A day of acquaintance,
And then the longer span of custom.
But first —
The hour of astonishment.
– Bill Atkinson, c. 1987
This post is from MacMAD’s presentation meeting for Tuesday, March 15, 2022. See also The Best of the App Store.
These are some capabilities of the iPhone that typically make people’s jaw drop in amazement and say “It does what?” the first time they hear of them.
Your iPhone Receives Signals from Russian Satellites
It also receives signals from US military satellites, and those of the European Space Agency, and Japanese and Chinese governments. These are all part of the navigation features usually lumped together as “GPS”.
- GPS – United States Global Positioning System, originally military only
- GLONASS – Russian Navigation Satellites
- Galileo – European Space Agency Global Navigation System
- QZSS – Japanese Satellite Positioning System
- BeiDou – Chinese Navigation Satellite System
iPhone uses all these systems as required to determine your position as quickly and precisely as possible.
What is that thing?
Your iPhone / iPad can often answer questions of the “What is that thing?” variety. Sometimes an App is required, and sometimes you already have what you need.
What is that Airplane?
“Hey Siri, What Airplanes are overhead?”
The response comes back in tabular form from Wolfram Alpha, listing nearby flights and their positions in the sky.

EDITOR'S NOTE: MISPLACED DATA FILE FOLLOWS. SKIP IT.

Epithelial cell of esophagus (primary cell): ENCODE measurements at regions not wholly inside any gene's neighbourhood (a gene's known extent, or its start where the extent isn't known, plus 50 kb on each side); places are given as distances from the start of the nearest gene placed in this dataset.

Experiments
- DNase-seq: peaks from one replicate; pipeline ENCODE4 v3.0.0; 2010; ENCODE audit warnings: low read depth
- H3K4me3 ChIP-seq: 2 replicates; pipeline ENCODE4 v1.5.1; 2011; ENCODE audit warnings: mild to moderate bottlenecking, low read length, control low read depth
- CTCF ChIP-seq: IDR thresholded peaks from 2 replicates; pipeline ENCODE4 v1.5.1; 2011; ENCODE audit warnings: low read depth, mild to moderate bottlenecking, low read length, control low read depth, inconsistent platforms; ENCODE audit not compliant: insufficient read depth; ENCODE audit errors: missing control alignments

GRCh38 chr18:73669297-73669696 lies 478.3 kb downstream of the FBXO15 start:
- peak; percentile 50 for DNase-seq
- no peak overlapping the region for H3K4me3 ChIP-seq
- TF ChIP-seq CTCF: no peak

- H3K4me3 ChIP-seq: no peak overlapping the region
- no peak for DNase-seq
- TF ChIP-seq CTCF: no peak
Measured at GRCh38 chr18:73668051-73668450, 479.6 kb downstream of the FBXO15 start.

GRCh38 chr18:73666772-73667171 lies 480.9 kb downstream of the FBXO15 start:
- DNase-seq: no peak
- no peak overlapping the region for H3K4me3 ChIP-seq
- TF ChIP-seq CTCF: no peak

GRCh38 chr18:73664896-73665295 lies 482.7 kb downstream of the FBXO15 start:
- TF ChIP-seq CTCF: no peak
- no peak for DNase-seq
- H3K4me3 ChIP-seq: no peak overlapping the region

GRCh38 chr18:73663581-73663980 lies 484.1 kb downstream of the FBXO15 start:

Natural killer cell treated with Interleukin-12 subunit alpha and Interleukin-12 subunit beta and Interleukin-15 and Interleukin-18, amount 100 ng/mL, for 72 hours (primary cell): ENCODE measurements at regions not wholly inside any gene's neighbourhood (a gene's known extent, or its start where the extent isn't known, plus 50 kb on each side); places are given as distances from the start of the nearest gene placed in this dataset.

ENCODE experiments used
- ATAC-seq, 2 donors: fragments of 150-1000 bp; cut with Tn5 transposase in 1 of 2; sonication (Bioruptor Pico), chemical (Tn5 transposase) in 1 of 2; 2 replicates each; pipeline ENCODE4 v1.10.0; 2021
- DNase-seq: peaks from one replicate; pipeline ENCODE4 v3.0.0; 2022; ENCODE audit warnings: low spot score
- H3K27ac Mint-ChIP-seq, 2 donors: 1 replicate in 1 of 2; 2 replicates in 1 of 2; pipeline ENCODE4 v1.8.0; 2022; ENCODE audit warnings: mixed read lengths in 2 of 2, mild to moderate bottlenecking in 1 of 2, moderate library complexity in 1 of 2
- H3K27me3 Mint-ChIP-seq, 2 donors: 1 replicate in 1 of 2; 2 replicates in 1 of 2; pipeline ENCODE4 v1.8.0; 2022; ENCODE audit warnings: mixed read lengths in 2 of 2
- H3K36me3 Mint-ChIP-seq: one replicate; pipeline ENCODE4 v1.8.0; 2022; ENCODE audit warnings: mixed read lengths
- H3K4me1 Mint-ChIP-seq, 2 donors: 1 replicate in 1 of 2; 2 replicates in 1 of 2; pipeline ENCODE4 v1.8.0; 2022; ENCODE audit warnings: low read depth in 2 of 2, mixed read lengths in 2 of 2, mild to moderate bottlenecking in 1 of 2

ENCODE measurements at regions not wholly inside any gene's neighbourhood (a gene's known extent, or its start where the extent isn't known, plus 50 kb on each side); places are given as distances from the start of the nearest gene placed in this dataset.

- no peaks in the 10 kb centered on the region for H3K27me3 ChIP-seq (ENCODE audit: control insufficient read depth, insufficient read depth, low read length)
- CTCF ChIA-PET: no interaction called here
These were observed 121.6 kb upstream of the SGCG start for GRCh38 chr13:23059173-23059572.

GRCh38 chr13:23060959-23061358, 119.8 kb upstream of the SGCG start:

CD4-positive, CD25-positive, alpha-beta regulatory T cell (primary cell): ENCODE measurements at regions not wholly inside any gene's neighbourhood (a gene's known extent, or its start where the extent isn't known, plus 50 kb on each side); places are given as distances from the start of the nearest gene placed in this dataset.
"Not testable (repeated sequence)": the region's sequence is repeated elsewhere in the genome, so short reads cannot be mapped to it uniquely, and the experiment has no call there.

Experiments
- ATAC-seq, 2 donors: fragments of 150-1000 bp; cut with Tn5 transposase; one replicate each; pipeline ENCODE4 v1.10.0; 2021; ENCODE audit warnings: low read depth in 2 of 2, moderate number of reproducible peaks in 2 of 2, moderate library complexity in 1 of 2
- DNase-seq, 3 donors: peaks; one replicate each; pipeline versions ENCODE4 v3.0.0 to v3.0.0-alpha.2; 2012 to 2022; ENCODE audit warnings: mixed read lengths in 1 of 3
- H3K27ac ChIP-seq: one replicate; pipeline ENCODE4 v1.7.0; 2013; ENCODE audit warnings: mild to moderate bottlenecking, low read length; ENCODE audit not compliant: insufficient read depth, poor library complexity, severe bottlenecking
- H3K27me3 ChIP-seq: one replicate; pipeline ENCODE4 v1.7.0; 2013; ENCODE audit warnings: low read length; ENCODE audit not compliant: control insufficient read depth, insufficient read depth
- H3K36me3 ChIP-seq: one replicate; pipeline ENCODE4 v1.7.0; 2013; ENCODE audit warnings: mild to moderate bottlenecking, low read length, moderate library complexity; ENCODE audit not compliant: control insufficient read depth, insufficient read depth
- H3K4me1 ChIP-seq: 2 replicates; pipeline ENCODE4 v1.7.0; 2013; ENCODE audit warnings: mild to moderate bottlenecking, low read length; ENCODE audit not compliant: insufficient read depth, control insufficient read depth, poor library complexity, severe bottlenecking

Siri automatically invoked Wolfram Alpha in this instance, but Wolfram Alpha is a website which can answer many types of questions. It is primarily oriented towards mathematics and engineering, but can respond to a fantastic variety of queries about factual information. There is also the Wolfram Alpha App ($2.99 + extras), and the free Wolfram Alpha Viewer App.
What is that Song?
“Hey, Siri, What Song is Playing?”
Siri can identify a song playing on your device, or a song playing nearby from another source. For music in the room, Siri invokes Shazam. Or, you can Shazam a song from the control center. Or, you can use the dedicated Shazam App.
What is That Plant or Animal?
You can identify plants and animals with the free Seek App. Seek is from iNaturalist. There is also an iNaturalist web site and iNaturalist App, where you can submit your observations to a crowd-sourced body of observations, where the species will be confirmed or identified by other human observers.
Seek uses artificial intelligence to quickly identify a plant or animal through your camera. You don’t even need to take a photo to get the ID — just viewing the specimen through Seek will produce a likely identification.
What Bird is Making that Sound?
The free Merlin Bird ID app from Cornell Labs can identify many bird species from their songs or calls. You can record the bird call from right within the app. You can then select a part of the recording that is the bird you want, free of background sounds. The App will then suggest a species. This is basically Shazam for birds.